Killing Heidi

Killing You, Not Softly: An Interview with Adam Pedretti of

Killing Heidi

Technically, Adam Pedretti’s career as a drummer began at age four, when he found a drum stick in the back of his uncle’s car. “I’d been seeing Kiss and AC/DC videos on TV and always looked at the drummer. I thought that looked cooler than playing guitar. Within two or three years I could copy guys on TV playing beats. Then, when I was 11 years old, I finally got a kit and it started from there. I’m self-taught, but I’m trying to get lessons at the moment just because I’m 24 now and I better get my reading skills up to par,” he laughs. Among drumming influences, he cites Danny Carey from Tool, David Sliveria of Korn, Lars Ulrich. and AC/DC’s Phil Rudd. “And Ringo Starr, too,” he adds, being a huge Beatles fan, “ever since I was a little kid all the way until now, he’s still a big influence.” Pedretti most appreciates “Solid players with a lot of tasty little licks. They surprise you sometimes, those kinds of guys.”

For Pedretti, the common link between his former band, hardcore rockers, NIL, and his present group, the teen-appeal rock band fronted by 17 year-old bombshell Ella Hooper, was producer Paul Kosky. “Paul had worked with NIL as producer, so he knew I could play a little bit off the wall,” says Pedretti on the phone from his home in Melbourne, Australia. When Killing Heidi (which also includes Hooper’s brother Jesse on guitar and bassist Warren Jenkin) needed to add a full time drummer for touring, Kosky thought of Pedretti immediately. “[Paul] dropped off a Killing Heidi demo and I started learning the songs. It just took off from there, and I’ve been in the band almost three years.” While Killing Heidi have played only a handful of club showcases in the States, they regularly draw crowds in the tens of thousands at huge Australian music festivals like The Big Day Out and do in-store record signings that routinely attract up to 3,000 fans, creating mob scenes of the N’Sync/Backstreet Boys variety. “It can get a little bit nuts,” Pedretti laughs.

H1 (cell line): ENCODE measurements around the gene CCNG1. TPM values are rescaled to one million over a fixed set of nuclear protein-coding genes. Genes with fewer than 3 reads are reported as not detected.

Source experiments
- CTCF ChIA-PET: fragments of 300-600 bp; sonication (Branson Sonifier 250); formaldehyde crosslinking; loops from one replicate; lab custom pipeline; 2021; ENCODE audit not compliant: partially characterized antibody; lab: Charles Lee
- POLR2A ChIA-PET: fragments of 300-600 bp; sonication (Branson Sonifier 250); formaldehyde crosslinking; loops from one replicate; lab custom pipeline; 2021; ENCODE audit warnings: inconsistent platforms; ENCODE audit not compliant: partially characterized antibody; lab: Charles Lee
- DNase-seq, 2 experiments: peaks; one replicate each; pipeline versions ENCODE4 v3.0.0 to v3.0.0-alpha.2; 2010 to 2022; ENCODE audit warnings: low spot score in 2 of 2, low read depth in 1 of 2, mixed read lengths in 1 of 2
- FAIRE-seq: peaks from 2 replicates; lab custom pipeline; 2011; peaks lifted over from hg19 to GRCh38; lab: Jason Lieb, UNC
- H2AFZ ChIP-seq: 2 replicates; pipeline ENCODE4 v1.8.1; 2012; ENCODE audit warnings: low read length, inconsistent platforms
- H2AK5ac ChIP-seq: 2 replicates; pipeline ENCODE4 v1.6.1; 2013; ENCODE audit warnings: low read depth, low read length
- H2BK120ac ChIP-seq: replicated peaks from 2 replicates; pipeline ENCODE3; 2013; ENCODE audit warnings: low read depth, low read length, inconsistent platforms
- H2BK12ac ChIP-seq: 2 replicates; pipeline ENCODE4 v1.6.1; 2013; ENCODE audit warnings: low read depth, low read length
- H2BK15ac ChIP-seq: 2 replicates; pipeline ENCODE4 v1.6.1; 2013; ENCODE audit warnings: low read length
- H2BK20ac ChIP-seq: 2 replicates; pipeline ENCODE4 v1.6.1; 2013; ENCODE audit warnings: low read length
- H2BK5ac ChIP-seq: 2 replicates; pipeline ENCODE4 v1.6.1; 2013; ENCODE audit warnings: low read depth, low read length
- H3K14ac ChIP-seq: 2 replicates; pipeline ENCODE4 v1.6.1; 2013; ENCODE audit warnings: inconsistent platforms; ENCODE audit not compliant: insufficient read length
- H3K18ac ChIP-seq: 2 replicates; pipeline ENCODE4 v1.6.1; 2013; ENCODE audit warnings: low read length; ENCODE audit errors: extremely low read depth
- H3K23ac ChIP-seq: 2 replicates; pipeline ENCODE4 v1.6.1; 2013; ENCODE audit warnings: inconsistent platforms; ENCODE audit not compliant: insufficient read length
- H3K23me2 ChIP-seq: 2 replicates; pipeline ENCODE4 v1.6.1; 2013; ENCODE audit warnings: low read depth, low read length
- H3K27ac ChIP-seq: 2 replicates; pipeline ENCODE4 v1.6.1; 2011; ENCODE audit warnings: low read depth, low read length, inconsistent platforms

Killing Heidi’s debut, Reflector, has been out over a year in Australia, but just saw Stateside release this past March, which means the group was already at work on its follow up even as Pedretti and I spoke.

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Killing Heidi are being marketed almost as a teen-appeal band. How do you feel about having that image?

The band got that image not by initially pushing it, but by us just being drawn to that place because Ella is a teenage girl, talking about teenage girl stuff. Unfortunately, the 40-year-old guys who write Backstreet Boys songs probably don’t get where teenage girls are at. So, if a teenage girl writes lyrics, I think a teenage girl can pick up on it and go, “Hey, here’s someone who’s writing honestly about stuff that either pisses me off or that I can totally understand and I’m totally into.” So, it doesn’t really surprise me. I mean, even if we were being marketed as just a straight pop-rock band, that market would find us anyway.

What’s the fan mob scene thing like for you?

We’ll go to a record store and do an in-store record signing for kids. Then we’ll usually play for or five songs in an acoustic set up. That can just be crazy. We’ve had three thousand kids sometimes, try to get into these things and it’s just totally out of control. We’ve had to hire security and all this kind of stuff [laughs]. It’s quite phenomenal for Australia.

Do you think this band will break in the States?